- The Washington Times - Monday, June 12, 2000

Fledgling technology companies are much like baby chicks: They could easily die without the help of an incubator.

"If we can take away the hassle … it allows start-ups to move on with their business and really focus on succeeding," said Stasia MacLane, founder and managing director of DreamLabs, a for-profit incubator serving the high-tech sector.

Many good business plans never evolve because entrepreneurs quit before they start, she said. The best plans often get overrun by worries about office space, computer services, legal work, venture capital and marketing.

That is where incubators such as DreamLabs come in, Ms. MacLane said. Incubators provide all of the above to newborn companies, helping them develop into full-grown enterprises.

Although incubators are not new, for-profit ones such as DreamLabs are recent.

In the early 1980s, incubators usually served to help revitalize neighborhoods and empower minorities. They were nonprofits and tended to be associated with universities.

These days incubators are centered almost entirely around high-tech companies, and they do look to make money. DreamLabs is one of 10 for-profit incubator in the region.

The company, started in December, plans to take five Internet and telecommunications start-ups under its protective wing by fall, according to Ms. MacLane.

DreamLabs is run from a 3,000-square-foot office in McLean, but Ms. MacLane is finalizing paperwork on a lease for a much larger space. The three-story incubator is a short drive from DreamLabs' offices, which Ms. MacLane and her nine-member staff took over in March.

Ms. MacLane said interest in DreamLabs has been great. The company has not advertised but already has received several hundred business plans, she said.

Also, an out-of-town law firm, a local venture capital firm, a phone company and a hardware company have already spoken for part of the first-floor offices. These service providers, much like the potential client candidates, compete to be part of the incubator.

The second floor will be home to "graduated" companies, start-ups that are in their second round of venture financing and already have some clients and employees.

The top floor is the incubator, where executives from start-ups will work closely with DreamLabs employees and other support service providers. The idea is that once a company has graduated, it can move out of the incubator and be independent.

But members of traditional nonprofit incubators are skeptical that for-profits can give budding companies the same service.

"Simply providing low-cost office space, shared equipment like copiers and faxes, helps a company save some money in the early years, but it is not enough," said Charles O. Heller, who sat on the board of directors of the Technology Advancement Program.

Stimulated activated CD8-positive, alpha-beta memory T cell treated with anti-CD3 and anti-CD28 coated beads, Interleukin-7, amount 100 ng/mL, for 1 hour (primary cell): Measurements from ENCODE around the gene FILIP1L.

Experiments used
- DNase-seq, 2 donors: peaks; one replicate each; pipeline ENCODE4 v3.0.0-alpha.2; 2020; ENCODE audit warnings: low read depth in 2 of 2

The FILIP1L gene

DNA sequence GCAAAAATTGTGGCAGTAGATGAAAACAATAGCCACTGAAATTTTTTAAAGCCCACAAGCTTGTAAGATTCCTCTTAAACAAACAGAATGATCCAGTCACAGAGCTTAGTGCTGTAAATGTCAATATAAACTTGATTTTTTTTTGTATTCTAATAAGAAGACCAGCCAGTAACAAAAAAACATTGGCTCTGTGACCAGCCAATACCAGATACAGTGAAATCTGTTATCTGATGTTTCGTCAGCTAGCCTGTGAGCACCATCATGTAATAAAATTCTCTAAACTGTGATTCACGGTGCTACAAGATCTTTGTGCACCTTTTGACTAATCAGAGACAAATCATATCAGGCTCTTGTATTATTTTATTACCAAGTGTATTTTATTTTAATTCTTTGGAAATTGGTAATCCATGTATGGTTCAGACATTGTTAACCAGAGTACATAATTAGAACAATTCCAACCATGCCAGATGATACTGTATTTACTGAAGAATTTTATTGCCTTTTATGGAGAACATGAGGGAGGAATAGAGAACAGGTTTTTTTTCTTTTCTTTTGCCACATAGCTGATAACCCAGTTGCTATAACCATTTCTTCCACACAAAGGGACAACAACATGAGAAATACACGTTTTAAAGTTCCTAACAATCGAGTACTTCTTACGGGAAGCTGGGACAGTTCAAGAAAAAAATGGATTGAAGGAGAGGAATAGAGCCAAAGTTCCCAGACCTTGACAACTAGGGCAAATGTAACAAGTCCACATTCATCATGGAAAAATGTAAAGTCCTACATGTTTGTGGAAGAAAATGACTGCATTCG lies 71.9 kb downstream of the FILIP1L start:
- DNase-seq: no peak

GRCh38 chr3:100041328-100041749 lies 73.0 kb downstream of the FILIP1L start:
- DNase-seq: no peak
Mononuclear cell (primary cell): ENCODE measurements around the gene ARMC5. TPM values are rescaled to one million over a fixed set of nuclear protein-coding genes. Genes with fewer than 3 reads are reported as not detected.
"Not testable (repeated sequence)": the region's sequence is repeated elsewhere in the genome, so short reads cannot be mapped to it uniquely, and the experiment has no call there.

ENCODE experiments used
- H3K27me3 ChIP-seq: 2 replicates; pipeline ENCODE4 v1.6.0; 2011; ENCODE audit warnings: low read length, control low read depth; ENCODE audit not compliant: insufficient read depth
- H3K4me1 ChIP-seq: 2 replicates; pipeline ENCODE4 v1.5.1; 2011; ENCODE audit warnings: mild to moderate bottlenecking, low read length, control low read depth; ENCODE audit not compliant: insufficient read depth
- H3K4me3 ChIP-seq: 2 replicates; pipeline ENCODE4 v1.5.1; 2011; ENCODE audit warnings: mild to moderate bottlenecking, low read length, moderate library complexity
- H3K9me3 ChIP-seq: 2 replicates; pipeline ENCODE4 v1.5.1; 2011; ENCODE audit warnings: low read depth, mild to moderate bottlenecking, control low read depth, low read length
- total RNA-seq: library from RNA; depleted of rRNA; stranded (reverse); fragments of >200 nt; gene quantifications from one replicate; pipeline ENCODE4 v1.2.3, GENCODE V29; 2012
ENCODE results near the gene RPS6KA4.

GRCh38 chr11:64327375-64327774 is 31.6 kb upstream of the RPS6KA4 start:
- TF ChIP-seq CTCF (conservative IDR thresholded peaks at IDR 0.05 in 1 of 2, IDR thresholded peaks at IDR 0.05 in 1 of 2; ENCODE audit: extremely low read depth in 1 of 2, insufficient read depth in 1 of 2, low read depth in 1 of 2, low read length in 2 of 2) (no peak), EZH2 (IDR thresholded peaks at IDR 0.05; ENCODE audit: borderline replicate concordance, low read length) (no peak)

TAP is Washington's oldest incubator, founded in 1984. Located in the University of Maryland at College Park, the incubator provides consulting, managing, marketing, legal and technical support for the companies under its wing.

Mr. Heller trained incubator managers from around the world at TAP until a few months ago, when he stepped down to become a senior partner at Gabriel Venture Partners.

"If the incubator does not have a mentoring aspect to it, its value is greatly diminished," said Mr. Heller. "If I were an entrepreneur, I wouldn't give up any of my equity to incubators such as these."

Still, a "company growing up in [incubator] environment has a much better chance of surviving and thriving than one outside the incubator," he said.

But Mr. Heller also pointed out that incubators in a not-for-profit environment get the mentoring of many community business leaders and educators.

DreamLabs will be successful, Ms. MacLane insists, because it offers all the services of a not-for-profit incubator. And because the better a company does, the more money the incubator makes, it adds an additional pressure to see its clients prosper, she said.

Incubators' profitability plans differ, but most often they take 25 percent to 55 percent of a client's equity and certain additional up-front fees.

At DreamLabs there is no set equity percentage it varies by companies. In its early days, the incubator will operate out of investment cash, and up-front fees for consulting services to its clients.

Ms. MacLane, a native to the Washington region, said she has always wanted to run an incubator. So she went to college, worked as a consultant and research analyst. Eventually she ended up at Eagle Management, a subsidiary of McLean's West Group, which is one of the original developers of Tysons Corner.

For the past few years West Group has been leasing office space to newborn tech companies in the Dulles Corridor, offering the services of its subsidiaries. Ms. MacLane's job was to help some of those start-ups recruit managers.

Then last fall she decided the market was ripe for an incubator. She flipped through her Rolodex, and now, six months later, she works with many of the partners she knew from her Eagle Management days.

While DreamLabs is finalizing the lease of the incubator and networking with local business leaders, it has attracted its first client. London-based Equire.com, an electronic commerce company, has an office across the hall from Ms. MacLane. Although it has already graduated, Equire.com still needed some help getting on its feet.

Ms. MacLane wouldn't estimate DreamLabs' revenues this year, but she pointed to the history of IdealLab, a 4-year-old incubator in California, as an example of how DreamLabs' financials could unfold.

IdealLab recently raised $1 billion in private investment, and today it is worth about $500 million. At one time, the incubator's value was as high as $2 billion, but it fell after investors turned their back on tech stocks, causing prices to drop by as much as 50 percent.

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